The course is taught by the MAC’s Community Programs Coordinator and certified Montana Master Naturalist Becca Mathias. Guest instructors from Rocky Mountain College, Northern Rockies Research and Educational Services and local biologists lend their expertise on several of the subjects. The classes include lectures, journaling, and hands-on field experiences.  Please email Becca with questions about the course.

Resources for Master Naturalist Graduates

To maintain their certification, Master Naturalists are required to complete 20 hours of volunteer service and 8 hours of continuing education each calendar year.

Submit Your Hours Here>>

If you need the password, contact  Master Naturalist Coordinator Heather Bilden.

Recertification Deadline: January 1. For example, if you graduated in 2020, your deadline is Jan. 1st, 2022.

 

Stay in the loop for continuing education & volunteer opportunities in the Billings area. Join the Master Naturalist graduate Google Group by contacting Heather Bilden.

 

Criteria for volunteer service

The activity needs to:

  • relate to Montana’s natural or environmental cultural history
  • occur in Montana unless you live out of state
  • be sponsored by an organization
  • be unpaid

Each volunteer service activity may fit under one of these categories:  Citizen Science, Stewardship, Education, Organizational Support, Other.

Citizen Science involves volunteers assisting with scientific research.  These projects usually involve gathering data and returning it to researchers.  Examples include:

  • Assisting with any kind of natural history/biological survey (iNaturalist, eBird)
  • Participating in a Christmas Bird Count
  • Collecting monarch larval monitoring data
  • Monitoring water quality or macroinvertebrates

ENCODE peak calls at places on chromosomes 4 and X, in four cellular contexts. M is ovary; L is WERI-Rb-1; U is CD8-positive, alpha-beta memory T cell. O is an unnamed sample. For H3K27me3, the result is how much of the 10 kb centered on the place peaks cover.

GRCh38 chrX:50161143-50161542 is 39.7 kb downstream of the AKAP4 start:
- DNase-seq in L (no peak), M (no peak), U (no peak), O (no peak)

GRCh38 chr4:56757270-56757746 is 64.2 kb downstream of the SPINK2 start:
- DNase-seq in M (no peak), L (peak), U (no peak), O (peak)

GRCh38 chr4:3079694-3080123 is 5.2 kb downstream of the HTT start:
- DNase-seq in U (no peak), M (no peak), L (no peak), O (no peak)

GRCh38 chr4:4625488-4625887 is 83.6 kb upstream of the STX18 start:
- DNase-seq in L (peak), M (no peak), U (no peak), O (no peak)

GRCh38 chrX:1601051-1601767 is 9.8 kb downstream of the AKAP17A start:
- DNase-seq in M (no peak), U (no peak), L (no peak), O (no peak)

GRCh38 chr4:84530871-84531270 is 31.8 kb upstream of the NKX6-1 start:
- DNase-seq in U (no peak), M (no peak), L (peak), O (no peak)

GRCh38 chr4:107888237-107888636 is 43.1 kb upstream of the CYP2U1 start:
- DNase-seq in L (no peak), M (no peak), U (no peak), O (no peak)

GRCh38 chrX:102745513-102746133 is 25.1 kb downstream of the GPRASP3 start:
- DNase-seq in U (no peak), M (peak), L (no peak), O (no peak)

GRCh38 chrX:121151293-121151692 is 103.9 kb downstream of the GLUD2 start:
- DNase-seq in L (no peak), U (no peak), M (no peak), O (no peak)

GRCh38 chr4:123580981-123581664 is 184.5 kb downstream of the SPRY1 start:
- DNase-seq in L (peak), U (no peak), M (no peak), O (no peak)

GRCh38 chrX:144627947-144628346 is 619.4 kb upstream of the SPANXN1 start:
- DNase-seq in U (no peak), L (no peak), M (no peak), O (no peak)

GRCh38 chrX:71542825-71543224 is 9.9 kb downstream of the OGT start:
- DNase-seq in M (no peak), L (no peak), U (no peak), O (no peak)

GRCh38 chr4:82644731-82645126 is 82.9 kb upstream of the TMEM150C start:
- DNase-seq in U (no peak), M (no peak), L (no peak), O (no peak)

• Collecting/interpreting biological data for any number of projects through SciStarter, Zooniverse, or other local or nationwide projects

Stewardship includes natural resource management activities. Examples include:

  • Removing invasive weeds
  • Helping develop a school forest management plan
  • Assisting with restoration (collecting native seeds, planting native species)
  • Improving trails to reduce erosion
  • Helping maintain a community native plant garden

Education includes the presentation and/or development of educational materials.  Examples include:

  • Assisting in teaching visitors about wildflowers at a nature center
  • Writing a Field Note or educational article for publication in a magazine or newsletter
  • Creating a brochure for a natural area
  • Assisting with an environmental education program for a school group (Boy Scouts, Girl Scouts, 4H, church group, etc.)

Organizational Support projects include working to ensure the functioning of any conservation/environmental organizations. Examples include:

  • Preparing mailings
  • Answering phones
  • Computer work
  • Organizing a digital library
  • Serving as a board member
  • Assisting with events, lectures, fundraising

Other projects should be described when you submit hours

 

Criteria for continuing education

Montana Master Naturalist continuing education needs to:

  • focus on an aspect of Montana’s natural, environmental, or cultural history
  • be a formal training or class

Most activities will:

  • occur in Montana
  • have an outdoor component

Examples include:

  • Project WET, WILD, or Learning Tree training
  • Plant or animal identification course or presentation
  • Water quality monitoring training
  • Montana geology or climate course or presentation
  • Volunteer orientation for a nature center
  • Forest management course or presentation
  • Environmental sustainability lecture
  • Naturalist Field Days through MNHC, MT Audubon, or other organizations
  • Because we have some great documentary film festivals in the state, we will allow up to two continuing education hours from watching a natural history-focused documentary film at a film festival, ideally focused on Montana (or at least the West), and even better if there’s a discussion forum afterwards!

Where to find continuing education opportunities in the Billings’ area:

  • Montana Audubon Center
  • Montana State Parks
  • Montana Native Plant Society
  • MSU-B and Rocky Mountain College — classes and lectures in Biology, Environmental Studies, Wildlife Biology, etc.
  • Pompey’s Pillar National Monument
  • Western Heritage Center
  • Wild Montana (formerly know as Montana Wilderness Association)
  • Yellowstone Art Museum
  • Yellowstone Forever Institute